7/28/2000; 3:12:26 PM I've had a massive database corruption in the LinkBack Frontier database, and the service has been reset. As a result, a lot of links that were being suppressed due to being old will show up again for the next two days; it'll have itself sorted out by Sunday.
The good news is I only lost data... all the scripts and who is a member is intact. Could have been worse.
Spammer Pays Up at EBay
Content Integrity7/28/2000; 2:00:17 PM 'ReverseAuction has agreed to pay $1.2 million and to quit harvesting emails from eBay's site as part of a settlement agreement.''Harvesting users' email addresses from eBay servers was an act of trespass, said Monahan.'Apparently this ruling stems from the same legal theory as the one they used to block Bidder's Edge from collecting eBay auctions either.
Treat EBay Listings as Property? Lawyers See a Threat
Content Integrity7/28/2000; 12:57:01 PM 'oncerned that a recent federal court ruling dangerously extends the ancient law of trespass to cyberspace, 28 leading Internet legal scholars are arguing in an appellate court that the decision "threatens the very foundations of the Internet." The red-alert language of the professors is aimed in part at drawing attention to a legal dispute in California between auction giant eBay and a smaller rival, Bidder's Edge, that raises important questions about property rights in the digital age.'I feel justified in following this story now 'For one thing, the professors argue, the trespass theory as embraced by Judge Whyte would allow Web sites to fence off non-copyrighted information that should be available to consumers. For example, they assert, the resulting enclosure movement could chill the ability of shopping comparison sites to ferret out information about a company's products and prices, retarding the growth of e-commerce.'There are other things there as well. This case is importent to anybody who runs a web server or has content on the web.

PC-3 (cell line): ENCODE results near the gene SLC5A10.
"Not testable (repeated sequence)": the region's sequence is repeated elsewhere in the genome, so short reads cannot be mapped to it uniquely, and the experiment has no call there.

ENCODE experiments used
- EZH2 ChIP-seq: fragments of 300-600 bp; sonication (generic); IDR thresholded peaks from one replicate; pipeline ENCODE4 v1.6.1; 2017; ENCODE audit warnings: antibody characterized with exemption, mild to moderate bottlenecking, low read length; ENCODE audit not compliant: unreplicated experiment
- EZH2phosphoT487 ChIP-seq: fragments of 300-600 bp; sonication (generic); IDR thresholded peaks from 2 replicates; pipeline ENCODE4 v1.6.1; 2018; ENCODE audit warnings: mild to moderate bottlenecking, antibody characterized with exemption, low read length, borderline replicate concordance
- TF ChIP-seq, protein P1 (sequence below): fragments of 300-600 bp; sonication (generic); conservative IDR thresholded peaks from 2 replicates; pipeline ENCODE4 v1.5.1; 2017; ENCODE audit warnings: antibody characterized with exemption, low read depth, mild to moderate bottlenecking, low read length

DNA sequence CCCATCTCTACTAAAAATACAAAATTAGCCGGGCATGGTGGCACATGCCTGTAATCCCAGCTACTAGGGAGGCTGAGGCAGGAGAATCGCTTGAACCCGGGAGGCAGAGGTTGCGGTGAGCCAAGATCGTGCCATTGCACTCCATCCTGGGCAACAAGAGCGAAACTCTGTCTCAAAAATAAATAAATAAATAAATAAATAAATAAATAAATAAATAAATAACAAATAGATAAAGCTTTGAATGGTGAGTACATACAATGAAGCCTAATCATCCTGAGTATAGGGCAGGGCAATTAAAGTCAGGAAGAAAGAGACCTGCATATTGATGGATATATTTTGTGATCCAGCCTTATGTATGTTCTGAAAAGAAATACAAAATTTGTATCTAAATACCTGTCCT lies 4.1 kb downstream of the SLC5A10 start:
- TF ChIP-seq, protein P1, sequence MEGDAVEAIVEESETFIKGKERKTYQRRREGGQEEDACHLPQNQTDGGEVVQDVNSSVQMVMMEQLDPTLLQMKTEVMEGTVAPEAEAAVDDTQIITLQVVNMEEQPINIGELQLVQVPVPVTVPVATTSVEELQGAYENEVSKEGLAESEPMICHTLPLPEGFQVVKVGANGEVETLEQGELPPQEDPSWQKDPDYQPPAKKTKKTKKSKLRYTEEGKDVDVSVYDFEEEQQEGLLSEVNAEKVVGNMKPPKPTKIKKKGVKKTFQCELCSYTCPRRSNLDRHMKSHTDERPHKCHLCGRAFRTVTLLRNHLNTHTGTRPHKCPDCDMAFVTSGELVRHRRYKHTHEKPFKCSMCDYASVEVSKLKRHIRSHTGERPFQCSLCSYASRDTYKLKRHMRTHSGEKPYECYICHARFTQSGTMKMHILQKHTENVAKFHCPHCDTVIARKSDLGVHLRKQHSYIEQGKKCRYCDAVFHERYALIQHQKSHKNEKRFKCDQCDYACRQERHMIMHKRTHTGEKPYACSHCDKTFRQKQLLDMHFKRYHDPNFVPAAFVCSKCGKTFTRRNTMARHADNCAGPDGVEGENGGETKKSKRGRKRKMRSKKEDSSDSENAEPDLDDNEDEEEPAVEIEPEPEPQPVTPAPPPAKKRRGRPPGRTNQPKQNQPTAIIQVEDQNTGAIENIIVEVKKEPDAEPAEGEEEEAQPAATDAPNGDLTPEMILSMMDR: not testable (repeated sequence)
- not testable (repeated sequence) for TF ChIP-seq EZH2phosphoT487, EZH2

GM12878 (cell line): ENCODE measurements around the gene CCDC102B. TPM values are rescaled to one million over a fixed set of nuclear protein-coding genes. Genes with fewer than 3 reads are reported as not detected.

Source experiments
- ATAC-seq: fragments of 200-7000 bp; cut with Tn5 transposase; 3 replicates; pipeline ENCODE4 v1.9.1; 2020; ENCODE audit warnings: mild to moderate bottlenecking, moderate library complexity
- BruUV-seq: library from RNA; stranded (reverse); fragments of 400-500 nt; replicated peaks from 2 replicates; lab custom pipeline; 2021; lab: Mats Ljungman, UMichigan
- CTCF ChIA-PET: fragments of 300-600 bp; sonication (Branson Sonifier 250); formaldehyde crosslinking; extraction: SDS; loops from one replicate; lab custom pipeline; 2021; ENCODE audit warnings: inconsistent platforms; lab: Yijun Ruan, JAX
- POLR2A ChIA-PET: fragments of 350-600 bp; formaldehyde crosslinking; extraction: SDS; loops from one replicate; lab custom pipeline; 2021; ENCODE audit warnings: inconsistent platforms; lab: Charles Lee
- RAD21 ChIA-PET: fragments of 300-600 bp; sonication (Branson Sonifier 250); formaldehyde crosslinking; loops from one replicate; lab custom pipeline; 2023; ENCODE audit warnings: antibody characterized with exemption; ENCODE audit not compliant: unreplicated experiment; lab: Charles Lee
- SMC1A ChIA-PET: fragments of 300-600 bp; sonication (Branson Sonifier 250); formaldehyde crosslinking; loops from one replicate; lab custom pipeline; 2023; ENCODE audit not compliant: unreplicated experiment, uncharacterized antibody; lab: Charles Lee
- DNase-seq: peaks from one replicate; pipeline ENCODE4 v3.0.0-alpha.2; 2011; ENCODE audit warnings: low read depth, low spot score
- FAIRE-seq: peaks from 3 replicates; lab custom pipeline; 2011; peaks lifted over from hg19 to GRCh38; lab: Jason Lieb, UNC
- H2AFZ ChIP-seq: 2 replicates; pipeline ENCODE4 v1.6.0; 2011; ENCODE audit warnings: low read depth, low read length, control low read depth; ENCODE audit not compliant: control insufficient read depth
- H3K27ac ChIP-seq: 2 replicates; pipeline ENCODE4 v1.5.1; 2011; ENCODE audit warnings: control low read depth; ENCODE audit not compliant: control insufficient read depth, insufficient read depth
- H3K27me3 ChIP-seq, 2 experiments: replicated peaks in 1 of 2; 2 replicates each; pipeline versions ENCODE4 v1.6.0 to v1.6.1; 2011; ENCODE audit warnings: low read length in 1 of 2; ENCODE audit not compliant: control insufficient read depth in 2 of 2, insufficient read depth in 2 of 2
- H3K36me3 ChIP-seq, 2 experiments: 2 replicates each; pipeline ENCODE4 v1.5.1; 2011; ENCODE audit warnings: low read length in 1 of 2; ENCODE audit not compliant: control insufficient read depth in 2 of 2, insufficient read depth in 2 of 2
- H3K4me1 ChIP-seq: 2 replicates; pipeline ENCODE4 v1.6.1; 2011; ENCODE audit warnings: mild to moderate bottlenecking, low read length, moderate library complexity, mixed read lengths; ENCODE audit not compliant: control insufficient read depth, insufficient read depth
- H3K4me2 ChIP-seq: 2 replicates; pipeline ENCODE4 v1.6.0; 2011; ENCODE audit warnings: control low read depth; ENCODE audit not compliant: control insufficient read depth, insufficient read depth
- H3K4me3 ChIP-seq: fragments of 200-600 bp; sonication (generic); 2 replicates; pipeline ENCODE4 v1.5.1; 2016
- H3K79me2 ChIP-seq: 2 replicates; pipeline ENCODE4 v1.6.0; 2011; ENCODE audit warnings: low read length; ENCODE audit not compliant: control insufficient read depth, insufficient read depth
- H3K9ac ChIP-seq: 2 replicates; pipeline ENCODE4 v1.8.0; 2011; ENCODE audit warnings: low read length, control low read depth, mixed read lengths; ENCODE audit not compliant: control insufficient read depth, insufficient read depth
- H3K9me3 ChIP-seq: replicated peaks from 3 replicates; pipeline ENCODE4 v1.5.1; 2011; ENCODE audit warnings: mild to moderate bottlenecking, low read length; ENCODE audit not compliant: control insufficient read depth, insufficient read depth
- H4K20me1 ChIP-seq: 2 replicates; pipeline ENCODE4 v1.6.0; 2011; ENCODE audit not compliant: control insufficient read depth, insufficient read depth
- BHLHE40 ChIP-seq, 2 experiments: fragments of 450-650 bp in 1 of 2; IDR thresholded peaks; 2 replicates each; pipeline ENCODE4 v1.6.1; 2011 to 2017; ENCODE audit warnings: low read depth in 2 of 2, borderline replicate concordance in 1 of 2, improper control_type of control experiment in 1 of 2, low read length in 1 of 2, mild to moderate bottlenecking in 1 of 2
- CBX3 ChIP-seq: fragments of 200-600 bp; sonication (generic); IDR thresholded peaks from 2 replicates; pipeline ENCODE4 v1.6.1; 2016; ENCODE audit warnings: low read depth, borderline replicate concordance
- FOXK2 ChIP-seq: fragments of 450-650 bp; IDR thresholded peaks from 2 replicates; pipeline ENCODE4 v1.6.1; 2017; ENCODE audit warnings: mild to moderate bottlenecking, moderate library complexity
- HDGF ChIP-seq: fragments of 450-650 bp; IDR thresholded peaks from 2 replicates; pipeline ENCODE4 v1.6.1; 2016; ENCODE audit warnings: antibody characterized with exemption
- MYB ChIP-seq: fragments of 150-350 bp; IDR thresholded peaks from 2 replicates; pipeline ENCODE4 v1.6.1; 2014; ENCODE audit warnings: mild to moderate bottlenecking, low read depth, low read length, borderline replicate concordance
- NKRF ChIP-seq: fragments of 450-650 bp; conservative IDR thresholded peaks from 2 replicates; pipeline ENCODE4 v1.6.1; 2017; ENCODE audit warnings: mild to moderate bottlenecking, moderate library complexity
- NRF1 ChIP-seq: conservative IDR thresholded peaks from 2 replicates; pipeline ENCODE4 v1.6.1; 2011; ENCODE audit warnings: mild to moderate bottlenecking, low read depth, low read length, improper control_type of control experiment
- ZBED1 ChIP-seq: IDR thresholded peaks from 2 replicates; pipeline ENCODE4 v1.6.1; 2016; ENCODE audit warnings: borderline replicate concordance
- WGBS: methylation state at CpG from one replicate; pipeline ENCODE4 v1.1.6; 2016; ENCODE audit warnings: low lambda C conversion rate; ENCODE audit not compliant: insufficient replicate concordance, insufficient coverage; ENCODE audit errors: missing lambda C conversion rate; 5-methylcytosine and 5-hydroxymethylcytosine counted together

U.S., Web Ad Firms Strike Privacy Deal
Privacy from Companies
7/28/2000; 12:55:48 PM 'A group of Internet advertisers announced Thursday a new set of industry standards crafted with the federal government to give Web surfers a say in how their personal data is used by online marketing firms. The deal also bars Internet firms from using visitors' medical or financial data, Social Security numbers and online sexual behavior to determine which advertisements to flash on their screens.'